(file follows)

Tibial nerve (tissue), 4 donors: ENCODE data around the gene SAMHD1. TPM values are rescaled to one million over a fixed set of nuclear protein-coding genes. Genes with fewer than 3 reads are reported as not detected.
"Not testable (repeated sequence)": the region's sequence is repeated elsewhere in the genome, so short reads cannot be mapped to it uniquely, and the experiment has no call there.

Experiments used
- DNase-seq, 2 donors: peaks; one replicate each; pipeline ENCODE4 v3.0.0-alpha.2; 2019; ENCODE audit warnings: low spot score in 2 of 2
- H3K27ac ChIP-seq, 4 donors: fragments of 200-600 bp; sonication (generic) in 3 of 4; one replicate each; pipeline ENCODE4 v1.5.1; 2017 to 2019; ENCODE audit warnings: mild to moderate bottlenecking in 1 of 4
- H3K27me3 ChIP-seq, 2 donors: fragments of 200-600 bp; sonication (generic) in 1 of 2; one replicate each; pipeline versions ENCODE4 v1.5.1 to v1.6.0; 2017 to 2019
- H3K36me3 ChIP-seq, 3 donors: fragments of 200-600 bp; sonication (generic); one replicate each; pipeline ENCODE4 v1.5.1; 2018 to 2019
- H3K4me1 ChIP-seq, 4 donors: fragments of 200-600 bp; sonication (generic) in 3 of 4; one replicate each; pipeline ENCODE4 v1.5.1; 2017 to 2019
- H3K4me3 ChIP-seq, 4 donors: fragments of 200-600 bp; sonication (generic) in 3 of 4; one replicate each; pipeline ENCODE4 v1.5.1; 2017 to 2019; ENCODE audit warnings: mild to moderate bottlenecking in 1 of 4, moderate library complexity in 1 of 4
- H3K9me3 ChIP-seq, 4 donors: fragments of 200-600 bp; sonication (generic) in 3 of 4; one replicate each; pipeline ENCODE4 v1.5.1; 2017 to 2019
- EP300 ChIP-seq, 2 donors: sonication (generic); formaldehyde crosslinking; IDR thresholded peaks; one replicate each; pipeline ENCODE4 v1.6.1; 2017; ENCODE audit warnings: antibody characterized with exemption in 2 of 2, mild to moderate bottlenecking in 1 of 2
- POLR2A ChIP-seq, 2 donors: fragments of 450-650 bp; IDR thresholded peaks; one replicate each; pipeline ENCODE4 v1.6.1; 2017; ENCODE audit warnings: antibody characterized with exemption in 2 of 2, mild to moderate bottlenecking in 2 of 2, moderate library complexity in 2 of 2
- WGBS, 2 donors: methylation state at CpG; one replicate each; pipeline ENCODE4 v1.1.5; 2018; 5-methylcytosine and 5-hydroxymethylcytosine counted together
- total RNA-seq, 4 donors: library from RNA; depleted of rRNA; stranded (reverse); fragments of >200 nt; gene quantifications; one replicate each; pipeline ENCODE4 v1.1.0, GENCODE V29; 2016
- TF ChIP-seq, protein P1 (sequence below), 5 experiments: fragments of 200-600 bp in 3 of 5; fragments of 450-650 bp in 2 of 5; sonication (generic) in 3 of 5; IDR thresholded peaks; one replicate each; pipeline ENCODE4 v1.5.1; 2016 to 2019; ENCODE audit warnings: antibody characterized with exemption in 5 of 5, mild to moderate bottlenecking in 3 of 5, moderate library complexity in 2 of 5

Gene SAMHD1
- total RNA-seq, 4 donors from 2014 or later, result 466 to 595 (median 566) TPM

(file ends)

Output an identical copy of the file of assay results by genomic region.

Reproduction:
Tibial nerve (tissue), 4 donors: ENCODE data around the gene SAMHD1. TPM values are rescaled to one million over a fixed set of nuclear protein-coding genes. Genes with fewer than 3 reads are reported as not detected.
"Not testable (repeated sequence)": the region's sequence is repeated elsewhere in the genome, so short reads cannot be mapped to it uniquely, and the experiment has no call there.

Experiments used
- DNase-seq, 2 donors: peaks; one replicate each; pipeline ENCODE4 v3.0.0-alpha.2; 2019; ENCODE audit warnings: low spot score in 2 of 2
- H3K27ac ChIP-seq, 4 donors: fragments of 200-600 bp; sonication (generic) in 3 of 4; one replicate each; pipeline ENCODE4 v1.5.1; 2017 to 2019; ENCODE audit warnings: mild to moderate bottlenecking in 1 of 4
- H3K27me3 ChIP-seq, 2 donors: fragments of 200-600 bp; sonication (generic) in 1 of 2; one replicate each; pipeline versions ENCODE4 v1.5.1 to v1.6.0; 2017 to 2019
- H3K36me3 ChIP-seq, 3 donors: fragments of 200-600 bp; sonication (generic); one replicate each; pipeline ENCODE4 v1.5.1; 2018 to 2019
- H3K4me1 ChIP-seq, 4 donors: fragments of 200-600 bp; sonication (generic) in 3 of 4; one replicate each; pipeline ENCODE4 v1.5.1; 2017 to 2019
- H3K4me3 ChIP-seq, 4 donors: fragments of 200-600 bp; sonication (generic) in 3 of 4; one replicate each; pipeline ENCODE4 v1.5.1; 2017 to 2019; ENCODE audit warnings: mild to moderate bottlenecking in 1 of 4, moderate library complexity in 1 of 4
- H3K9me3 ChIP-seq, 4 donors: fragments of 200-600 bp; sonication (generic) in 3 of 4; one replicate each; pipeline ENCODE4 v1.5.1; 2017 to 2019
- EP300 ChIP-seq, 2 donors: sonication (generic); formaldehyde crosslinking; IDR thresholded peaks; one replicate each; pipeline ENCODE4 v1.6.1; 2017; ENCODE audit warnings: antibody characterized with exemption in 2 of 2, mild to moderate bottlenecking in 1 of 2
- POLR2A ChIP-seq, 2 donors: fragments of 450-650 bp; IDR thresholded peaks; one replicate each; pipeline ENCODE4 v1.6.1; 2017; ENCODE audit warnings: antibody characterized with exemption in 2 of 2, mild to moderate bottlenecking in 2 of 2, moderate library complexity in 2 of 2
- WGBS, 2 donors: methylation state at CpG; one replicate each; pipeline ENCODE4 v1.1.5; 2018; 5-methylcytosine and 5-hydroxymethylcytosine counted together
- total RNA-seq, 4 donors: library from RNA; depleted of rRNA; stranded (reverse); fragments of >200 nt; gene quantifications; one replicate each; pipeline ENCODE4 v1.1.0, GENCODE V29; 2016
- TF ChIP-seq, protein P1 (sequence below), 5 experiments: fragments of 200-600 bp in 3 of 5; fragments of 450-650 bp in 2 of 5; sonication (generic) in 3 of 5; IDR thresholded peaks; one replicate each; pipeline ENCODE4 v1.5.1; 2016 to 2019; ENCODE audit warnings: antibody characterized with exemption in 5 of 5, mild to moderate bottlenecking in 3 of 5, moderate library complexity in 2 of 5

Gene SAMHD1
- total RNA-seq, 4 donors from 2014 or later, result 466 to 595 (median 566) TPM